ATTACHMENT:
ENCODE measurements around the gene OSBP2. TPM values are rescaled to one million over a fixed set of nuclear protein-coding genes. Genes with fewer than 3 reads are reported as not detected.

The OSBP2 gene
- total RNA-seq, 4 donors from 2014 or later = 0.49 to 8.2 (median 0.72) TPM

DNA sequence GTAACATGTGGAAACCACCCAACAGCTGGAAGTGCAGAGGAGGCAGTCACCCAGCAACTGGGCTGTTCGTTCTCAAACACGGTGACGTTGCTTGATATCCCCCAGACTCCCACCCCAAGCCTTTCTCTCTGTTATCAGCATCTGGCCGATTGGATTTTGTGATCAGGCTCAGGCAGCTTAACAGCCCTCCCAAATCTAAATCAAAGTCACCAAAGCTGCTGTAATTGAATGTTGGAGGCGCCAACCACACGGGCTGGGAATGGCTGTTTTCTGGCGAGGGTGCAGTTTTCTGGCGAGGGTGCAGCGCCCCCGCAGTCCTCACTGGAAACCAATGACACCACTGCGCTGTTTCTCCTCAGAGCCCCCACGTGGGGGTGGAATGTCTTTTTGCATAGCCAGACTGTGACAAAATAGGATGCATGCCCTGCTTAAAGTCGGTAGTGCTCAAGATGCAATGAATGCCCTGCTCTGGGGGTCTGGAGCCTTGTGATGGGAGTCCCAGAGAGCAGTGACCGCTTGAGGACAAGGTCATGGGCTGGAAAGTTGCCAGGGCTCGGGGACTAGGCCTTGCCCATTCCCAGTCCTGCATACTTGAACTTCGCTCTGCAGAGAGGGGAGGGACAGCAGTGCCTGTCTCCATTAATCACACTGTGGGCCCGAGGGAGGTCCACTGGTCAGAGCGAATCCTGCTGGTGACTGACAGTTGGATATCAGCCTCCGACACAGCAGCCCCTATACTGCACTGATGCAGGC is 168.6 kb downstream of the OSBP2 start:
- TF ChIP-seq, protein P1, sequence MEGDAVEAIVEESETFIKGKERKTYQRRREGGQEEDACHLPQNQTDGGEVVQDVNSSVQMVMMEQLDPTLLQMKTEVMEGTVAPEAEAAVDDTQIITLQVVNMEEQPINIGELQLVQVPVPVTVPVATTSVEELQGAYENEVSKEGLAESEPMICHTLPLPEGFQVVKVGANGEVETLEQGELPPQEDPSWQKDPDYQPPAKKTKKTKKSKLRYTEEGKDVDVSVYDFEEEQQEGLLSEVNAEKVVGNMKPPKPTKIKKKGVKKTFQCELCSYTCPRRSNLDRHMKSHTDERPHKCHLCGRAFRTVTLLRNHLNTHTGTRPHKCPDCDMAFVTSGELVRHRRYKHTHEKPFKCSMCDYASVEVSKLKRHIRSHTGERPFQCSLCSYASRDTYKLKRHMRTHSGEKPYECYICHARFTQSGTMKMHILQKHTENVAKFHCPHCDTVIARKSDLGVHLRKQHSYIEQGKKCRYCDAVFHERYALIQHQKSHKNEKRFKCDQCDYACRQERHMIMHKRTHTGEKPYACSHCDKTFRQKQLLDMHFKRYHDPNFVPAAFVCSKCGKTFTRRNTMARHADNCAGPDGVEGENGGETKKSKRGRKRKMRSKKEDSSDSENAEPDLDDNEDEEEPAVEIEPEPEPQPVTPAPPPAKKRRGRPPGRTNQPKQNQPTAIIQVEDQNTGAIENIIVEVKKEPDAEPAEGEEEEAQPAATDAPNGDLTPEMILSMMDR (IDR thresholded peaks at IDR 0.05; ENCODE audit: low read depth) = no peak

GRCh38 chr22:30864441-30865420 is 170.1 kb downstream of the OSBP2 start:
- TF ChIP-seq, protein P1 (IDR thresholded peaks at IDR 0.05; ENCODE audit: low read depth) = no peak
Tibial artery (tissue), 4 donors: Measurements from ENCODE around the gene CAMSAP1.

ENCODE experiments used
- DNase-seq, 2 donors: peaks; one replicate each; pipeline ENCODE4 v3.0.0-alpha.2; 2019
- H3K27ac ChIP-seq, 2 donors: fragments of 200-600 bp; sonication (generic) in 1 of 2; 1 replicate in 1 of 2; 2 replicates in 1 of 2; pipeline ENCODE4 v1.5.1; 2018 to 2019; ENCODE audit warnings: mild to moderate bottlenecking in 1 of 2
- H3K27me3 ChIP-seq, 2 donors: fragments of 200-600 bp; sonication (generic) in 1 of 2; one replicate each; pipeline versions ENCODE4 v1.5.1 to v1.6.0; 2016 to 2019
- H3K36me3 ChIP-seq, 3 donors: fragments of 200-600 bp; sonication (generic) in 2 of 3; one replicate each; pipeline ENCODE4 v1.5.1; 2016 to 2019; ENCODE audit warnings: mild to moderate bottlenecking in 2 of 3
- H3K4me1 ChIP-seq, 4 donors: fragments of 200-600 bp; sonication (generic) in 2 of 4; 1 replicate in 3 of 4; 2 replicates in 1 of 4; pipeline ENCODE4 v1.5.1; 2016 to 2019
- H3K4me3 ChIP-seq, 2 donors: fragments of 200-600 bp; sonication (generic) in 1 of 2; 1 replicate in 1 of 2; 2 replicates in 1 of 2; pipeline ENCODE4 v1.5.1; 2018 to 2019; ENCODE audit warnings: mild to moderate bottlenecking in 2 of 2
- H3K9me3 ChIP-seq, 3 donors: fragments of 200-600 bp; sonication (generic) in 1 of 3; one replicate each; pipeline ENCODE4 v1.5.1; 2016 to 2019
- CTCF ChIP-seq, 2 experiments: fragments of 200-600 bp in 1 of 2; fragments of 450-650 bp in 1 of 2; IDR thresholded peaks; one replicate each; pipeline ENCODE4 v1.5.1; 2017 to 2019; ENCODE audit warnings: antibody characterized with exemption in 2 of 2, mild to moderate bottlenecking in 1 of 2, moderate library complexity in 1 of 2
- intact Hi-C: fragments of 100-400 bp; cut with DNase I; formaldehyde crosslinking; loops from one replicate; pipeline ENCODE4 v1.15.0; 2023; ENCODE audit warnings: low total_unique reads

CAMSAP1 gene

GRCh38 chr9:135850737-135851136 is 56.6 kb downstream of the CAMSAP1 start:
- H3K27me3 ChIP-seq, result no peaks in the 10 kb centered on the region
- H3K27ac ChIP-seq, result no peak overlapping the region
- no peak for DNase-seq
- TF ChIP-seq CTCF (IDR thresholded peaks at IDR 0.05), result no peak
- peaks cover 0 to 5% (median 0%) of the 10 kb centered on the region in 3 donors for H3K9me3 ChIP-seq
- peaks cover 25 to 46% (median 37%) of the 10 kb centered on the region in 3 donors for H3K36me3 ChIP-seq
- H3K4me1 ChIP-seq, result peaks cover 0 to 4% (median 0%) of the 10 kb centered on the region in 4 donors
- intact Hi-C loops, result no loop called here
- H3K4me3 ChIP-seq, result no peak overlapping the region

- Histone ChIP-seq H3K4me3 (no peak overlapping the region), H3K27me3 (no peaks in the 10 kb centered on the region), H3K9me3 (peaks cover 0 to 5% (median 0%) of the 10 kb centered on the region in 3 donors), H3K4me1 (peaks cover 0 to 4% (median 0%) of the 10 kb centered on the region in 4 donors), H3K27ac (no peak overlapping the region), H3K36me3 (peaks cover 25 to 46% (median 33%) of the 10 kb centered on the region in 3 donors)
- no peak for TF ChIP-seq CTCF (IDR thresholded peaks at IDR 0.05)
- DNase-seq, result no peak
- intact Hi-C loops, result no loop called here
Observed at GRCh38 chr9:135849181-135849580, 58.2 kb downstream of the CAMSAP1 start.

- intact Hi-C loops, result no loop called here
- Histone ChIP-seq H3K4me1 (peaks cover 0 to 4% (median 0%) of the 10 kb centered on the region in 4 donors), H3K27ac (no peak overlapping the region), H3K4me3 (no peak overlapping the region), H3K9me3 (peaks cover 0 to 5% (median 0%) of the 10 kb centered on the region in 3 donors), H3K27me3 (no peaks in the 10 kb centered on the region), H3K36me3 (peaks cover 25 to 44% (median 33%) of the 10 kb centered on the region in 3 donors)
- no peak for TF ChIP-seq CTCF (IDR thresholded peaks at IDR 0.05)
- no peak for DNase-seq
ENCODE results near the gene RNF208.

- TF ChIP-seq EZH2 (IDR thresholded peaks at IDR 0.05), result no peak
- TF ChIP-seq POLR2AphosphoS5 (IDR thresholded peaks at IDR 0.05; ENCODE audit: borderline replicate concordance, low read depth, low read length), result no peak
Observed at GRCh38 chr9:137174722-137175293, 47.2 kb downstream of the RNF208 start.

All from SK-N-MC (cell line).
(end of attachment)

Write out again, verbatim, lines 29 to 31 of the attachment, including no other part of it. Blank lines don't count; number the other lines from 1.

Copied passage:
- H3K4me3 ChIP-seq, result no peak overlapping the region

- Histone ChIP-seq H3K4me3 (no peak overlapping the region), H3K27me3 (no peaks in the 10 kb centered on the region), H3K9me3 (peaks cover 0 to 5% (median 0%) of the 10 kb centered on the region in 3 donors), H3K4me1 (peaks cover 0 to 4% (median 0%) of the 10 kb centered on the region in 4 donors), H3K27ac (no peak overlapping the region), H3K36me3 (peaks cover 25 to 46% (median 33%) of the 10 kb centered on the region in 3 donors)
- no peak for TF ChIP-seq CTCF (IDR thresholded peaks at IDR 0.05)